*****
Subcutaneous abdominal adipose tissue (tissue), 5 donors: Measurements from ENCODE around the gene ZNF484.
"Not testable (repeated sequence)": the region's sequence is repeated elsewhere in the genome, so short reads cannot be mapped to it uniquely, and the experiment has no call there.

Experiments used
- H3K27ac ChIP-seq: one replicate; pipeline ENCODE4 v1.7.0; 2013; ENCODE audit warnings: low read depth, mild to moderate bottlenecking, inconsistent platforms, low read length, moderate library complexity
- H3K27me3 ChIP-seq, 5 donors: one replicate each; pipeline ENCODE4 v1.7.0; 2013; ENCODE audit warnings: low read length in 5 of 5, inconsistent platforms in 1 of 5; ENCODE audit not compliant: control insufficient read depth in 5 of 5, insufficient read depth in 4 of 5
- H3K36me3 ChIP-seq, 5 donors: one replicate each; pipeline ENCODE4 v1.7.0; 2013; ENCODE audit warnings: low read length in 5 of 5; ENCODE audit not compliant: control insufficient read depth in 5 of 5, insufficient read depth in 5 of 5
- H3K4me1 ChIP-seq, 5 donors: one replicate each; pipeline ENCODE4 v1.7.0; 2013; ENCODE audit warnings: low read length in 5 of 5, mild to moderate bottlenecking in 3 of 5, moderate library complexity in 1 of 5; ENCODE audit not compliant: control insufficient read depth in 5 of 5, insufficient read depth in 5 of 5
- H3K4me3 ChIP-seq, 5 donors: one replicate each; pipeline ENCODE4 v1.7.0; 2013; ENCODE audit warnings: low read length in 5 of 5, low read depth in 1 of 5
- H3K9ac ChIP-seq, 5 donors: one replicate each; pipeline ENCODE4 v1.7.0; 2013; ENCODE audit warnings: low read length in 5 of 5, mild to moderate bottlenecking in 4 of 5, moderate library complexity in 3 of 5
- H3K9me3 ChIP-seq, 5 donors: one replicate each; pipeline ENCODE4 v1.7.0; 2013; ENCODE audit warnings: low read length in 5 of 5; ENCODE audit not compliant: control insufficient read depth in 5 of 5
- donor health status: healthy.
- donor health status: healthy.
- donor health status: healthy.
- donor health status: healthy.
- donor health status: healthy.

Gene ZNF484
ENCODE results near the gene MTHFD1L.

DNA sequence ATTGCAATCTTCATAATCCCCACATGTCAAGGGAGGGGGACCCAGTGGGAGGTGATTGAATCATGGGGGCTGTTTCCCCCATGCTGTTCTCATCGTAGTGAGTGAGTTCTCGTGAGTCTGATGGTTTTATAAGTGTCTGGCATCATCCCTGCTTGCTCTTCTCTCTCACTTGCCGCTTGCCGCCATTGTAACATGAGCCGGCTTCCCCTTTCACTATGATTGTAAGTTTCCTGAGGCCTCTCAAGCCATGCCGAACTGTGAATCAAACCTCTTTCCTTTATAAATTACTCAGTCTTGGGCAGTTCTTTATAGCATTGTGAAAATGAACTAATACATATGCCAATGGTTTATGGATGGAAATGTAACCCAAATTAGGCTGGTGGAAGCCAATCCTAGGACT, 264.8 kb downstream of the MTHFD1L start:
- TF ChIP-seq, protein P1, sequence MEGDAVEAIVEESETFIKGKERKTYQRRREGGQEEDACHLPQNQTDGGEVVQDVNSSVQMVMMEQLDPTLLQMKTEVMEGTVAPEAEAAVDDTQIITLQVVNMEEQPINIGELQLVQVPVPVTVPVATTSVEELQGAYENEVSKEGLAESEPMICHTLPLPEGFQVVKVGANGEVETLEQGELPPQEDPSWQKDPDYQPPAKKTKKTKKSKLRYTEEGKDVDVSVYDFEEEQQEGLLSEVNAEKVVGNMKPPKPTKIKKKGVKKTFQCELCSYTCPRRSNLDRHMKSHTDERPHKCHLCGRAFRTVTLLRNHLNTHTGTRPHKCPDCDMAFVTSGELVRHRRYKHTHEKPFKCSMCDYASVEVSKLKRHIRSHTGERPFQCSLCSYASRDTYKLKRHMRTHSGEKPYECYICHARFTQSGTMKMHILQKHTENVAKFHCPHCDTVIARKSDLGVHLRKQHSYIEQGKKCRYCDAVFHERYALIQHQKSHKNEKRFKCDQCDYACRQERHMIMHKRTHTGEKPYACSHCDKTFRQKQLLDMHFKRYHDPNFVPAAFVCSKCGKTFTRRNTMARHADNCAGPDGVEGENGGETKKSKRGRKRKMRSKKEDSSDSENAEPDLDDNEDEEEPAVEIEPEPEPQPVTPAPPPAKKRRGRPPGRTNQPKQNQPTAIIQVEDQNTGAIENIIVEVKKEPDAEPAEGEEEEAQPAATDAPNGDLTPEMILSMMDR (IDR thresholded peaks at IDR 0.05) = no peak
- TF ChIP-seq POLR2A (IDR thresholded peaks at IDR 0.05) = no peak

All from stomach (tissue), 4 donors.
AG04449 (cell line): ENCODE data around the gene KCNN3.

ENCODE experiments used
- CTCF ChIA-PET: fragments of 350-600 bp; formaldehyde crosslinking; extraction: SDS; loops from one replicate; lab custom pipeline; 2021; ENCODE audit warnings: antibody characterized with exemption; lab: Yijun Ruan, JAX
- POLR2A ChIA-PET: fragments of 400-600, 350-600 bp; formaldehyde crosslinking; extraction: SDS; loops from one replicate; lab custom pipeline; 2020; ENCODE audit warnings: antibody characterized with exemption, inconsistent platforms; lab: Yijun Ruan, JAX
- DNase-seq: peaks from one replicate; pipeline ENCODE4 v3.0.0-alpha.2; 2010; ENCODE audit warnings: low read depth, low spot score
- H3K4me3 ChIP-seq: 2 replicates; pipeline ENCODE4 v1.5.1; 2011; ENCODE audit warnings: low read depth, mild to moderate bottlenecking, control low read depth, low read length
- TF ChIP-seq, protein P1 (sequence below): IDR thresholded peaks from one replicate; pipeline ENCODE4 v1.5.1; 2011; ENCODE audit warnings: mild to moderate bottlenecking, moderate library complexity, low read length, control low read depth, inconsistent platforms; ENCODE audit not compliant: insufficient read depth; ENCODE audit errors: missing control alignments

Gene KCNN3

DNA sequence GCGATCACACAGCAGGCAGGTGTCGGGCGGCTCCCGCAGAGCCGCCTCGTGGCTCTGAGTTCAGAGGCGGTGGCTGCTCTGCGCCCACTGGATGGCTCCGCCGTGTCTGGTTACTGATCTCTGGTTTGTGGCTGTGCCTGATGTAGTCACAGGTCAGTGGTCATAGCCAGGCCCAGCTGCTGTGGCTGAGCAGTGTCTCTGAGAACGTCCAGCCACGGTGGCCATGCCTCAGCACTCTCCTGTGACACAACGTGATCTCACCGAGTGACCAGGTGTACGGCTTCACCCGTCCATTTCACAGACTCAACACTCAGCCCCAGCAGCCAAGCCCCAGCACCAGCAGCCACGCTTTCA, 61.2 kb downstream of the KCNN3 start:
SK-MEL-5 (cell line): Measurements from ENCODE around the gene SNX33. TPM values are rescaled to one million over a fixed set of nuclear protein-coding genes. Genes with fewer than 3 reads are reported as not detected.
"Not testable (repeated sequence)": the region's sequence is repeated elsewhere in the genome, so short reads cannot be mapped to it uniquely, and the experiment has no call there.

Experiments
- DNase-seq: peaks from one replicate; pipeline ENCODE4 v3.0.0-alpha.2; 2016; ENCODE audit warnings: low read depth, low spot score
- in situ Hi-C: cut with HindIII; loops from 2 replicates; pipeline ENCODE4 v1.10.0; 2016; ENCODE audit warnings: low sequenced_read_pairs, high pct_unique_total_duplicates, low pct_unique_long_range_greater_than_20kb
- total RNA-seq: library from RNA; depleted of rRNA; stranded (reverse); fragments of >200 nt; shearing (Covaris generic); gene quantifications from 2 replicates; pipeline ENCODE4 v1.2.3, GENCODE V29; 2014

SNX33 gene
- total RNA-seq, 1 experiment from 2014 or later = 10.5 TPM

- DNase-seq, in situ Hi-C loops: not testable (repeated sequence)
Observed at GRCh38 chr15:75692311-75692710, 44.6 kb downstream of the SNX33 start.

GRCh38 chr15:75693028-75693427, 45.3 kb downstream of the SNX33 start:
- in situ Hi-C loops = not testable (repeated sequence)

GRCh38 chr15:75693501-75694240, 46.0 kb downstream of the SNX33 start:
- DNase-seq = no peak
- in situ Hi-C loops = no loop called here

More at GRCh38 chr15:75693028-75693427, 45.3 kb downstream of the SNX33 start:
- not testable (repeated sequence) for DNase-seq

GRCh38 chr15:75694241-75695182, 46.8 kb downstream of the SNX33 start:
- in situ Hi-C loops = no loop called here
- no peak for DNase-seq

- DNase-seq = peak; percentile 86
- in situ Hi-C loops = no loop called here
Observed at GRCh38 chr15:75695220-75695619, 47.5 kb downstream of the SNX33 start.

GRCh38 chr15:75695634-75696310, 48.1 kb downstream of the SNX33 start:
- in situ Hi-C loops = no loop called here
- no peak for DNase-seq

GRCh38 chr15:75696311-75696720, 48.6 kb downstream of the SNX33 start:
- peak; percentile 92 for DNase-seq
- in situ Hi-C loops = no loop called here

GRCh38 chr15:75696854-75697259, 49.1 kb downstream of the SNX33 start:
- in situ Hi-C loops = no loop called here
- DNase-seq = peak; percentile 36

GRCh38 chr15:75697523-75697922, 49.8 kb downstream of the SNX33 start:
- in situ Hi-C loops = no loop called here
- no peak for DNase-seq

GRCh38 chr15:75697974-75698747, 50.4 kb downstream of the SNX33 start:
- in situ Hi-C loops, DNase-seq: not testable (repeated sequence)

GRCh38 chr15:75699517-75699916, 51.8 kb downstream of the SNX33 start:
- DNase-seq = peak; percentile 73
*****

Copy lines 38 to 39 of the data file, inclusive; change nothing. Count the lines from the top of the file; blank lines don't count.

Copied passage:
- total RNA-seq, 1 experiment from 2014 or later = 10.5 TPM

- DNase-seq, in situ Hi-C loops: not testable (repeated sequence)